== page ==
Question : Derek, you have "Those who are good do not debate / Those who debate are not good" in your translation of chapter 81. Are you sure "debate" is the right word? I do not see debate as a bad thing. Historically, rigorous debates have always been the basis of our scientific advances as well as our democracy. Other translations use "argue" instead of "debate." Wouldn't that be more correct?
Answer: The Chinese character in the original text is bian, which has a meaning that is much closer to "debate" than anything else. To those who study the Tao Te Ching from the Chinese cultural perspective, Lao Tzu's position against debates comes as no surprise, because it is consistent with his overall objection against too much reliance on intellectuality. It is also perfectly consistent with traditional Asian cultures that emphasize the importance of harmony.
By comparison, Western cultures have more affinity to conflict. Perhaps this is why the usage of "debate" doesn't seem right to you. Perhaps it is also why some translators use "argue" instead - their thinking may be similar to yours, so they choose to soften Lao Tzu's position against debates, thereby distorting the original meaning.
In theory, debates seem like they can be a very constructive thing. However, when Tao sages observe personal debates in practical, everyday reality, they notice much more harmful effects. Instead of achieving consensus, both sides become ever more entrenched in their beliefs. The participants expend a tremendous amount of effort, but accomplish no particularly useful results.
This is usually how things work because we are human as opposed to perfectly rational beings. In a debate, we tend to become defensive, mocking, and combative. Ego rears its head and clouds our judgement. In order to win, we'll do anything - cut the opponents off in mid-sentence, twist their words, manipulate the facts... anything at all. Thus, far from helping us improve ourselves, debates only seem to bring out the worst in us.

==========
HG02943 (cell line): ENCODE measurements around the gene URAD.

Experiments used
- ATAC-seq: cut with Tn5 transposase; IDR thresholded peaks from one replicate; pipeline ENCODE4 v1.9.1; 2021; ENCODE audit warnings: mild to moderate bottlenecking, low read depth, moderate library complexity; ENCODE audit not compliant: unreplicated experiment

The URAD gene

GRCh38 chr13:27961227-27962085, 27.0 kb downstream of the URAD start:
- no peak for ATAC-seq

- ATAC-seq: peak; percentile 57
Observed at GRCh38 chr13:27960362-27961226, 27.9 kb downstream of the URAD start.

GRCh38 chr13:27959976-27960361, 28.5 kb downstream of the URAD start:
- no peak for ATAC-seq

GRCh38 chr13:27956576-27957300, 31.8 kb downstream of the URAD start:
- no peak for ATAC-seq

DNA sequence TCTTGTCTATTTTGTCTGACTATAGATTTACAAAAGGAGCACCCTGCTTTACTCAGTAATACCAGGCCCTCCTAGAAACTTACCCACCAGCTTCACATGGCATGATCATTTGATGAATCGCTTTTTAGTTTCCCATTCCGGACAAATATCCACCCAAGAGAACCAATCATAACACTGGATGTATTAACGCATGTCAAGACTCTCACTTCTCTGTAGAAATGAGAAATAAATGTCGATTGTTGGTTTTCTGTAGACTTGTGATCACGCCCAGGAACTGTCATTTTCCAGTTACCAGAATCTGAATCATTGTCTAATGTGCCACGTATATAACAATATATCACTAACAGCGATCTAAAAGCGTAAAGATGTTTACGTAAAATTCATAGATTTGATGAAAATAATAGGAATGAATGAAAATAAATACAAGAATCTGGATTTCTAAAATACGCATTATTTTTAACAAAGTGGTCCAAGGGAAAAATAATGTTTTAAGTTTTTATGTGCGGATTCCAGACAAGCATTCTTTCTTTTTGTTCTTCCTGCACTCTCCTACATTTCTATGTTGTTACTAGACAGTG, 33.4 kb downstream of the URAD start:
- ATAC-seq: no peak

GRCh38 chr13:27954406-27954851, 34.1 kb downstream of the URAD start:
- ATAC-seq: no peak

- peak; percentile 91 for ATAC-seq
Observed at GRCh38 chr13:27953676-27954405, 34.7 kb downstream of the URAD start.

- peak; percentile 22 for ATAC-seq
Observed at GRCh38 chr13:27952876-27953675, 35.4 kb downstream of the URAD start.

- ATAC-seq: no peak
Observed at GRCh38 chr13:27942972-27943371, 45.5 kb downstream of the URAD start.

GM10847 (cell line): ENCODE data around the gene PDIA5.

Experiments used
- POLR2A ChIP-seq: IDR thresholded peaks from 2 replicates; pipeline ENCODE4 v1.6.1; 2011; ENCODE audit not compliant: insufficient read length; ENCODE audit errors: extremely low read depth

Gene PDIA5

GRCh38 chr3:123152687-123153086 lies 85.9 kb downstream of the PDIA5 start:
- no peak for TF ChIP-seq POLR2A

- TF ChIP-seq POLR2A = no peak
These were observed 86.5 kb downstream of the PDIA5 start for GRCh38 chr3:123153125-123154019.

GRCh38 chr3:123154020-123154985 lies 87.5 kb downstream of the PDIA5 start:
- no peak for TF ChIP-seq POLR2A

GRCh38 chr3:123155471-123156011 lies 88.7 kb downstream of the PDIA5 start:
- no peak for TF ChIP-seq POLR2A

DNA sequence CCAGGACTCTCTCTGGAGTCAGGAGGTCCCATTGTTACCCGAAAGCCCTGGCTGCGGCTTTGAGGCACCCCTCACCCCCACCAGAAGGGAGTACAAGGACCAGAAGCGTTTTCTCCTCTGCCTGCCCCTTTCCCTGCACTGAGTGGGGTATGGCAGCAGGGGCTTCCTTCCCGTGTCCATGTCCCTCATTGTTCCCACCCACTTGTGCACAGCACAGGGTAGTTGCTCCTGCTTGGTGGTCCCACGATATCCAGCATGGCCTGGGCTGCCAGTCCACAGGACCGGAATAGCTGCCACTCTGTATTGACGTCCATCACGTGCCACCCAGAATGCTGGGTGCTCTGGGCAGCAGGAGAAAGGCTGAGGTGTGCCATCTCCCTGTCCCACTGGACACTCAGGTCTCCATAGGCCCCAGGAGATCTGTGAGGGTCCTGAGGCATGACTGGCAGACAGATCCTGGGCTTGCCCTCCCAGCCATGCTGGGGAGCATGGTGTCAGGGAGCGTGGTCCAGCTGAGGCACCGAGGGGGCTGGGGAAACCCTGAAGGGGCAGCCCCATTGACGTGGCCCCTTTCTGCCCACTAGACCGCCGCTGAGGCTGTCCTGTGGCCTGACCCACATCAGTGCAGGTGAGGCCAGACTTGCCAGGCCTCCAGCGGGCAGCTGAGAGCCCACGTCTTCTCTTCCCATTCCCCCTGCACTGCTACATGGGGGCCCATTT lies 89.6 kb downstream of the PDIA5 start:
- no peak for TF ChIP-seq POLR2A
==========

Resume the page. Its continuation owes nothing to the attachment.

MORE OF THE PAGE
Generally speaking, when people get together in a meeting, their interactions range from discussion to argument. Debate is between the two in this scale, and represents the starting point of the downward spiral. This means things start to go wrong as soon as people transition from discussion to debate. If they fail to do something to reverse course, the debate is likely to degenerate into an all-out argument. At that point, they can forget about making any meaningful progress.
This is a pattern that is persistent and pervasive in any culture. Recognizing this clearly, Tao cultivators always prefer discussions to debates. After all, how good can they be in the skill of living the effortless and joyous life, if they let themselves be dragged into a shouting match?
Let's keep chapter 81 in mind when we talk to others. Be careful of discussions that begin to feel like a debate. The moment we detect this happening, let's stop immediately and review the situation. Will an adversarial exchange really result in anything good for anyone? Is winning the argument worth the sacrifice of harmony? Lao Tzu tells us the answer is a resounding no... and he is absolutely right!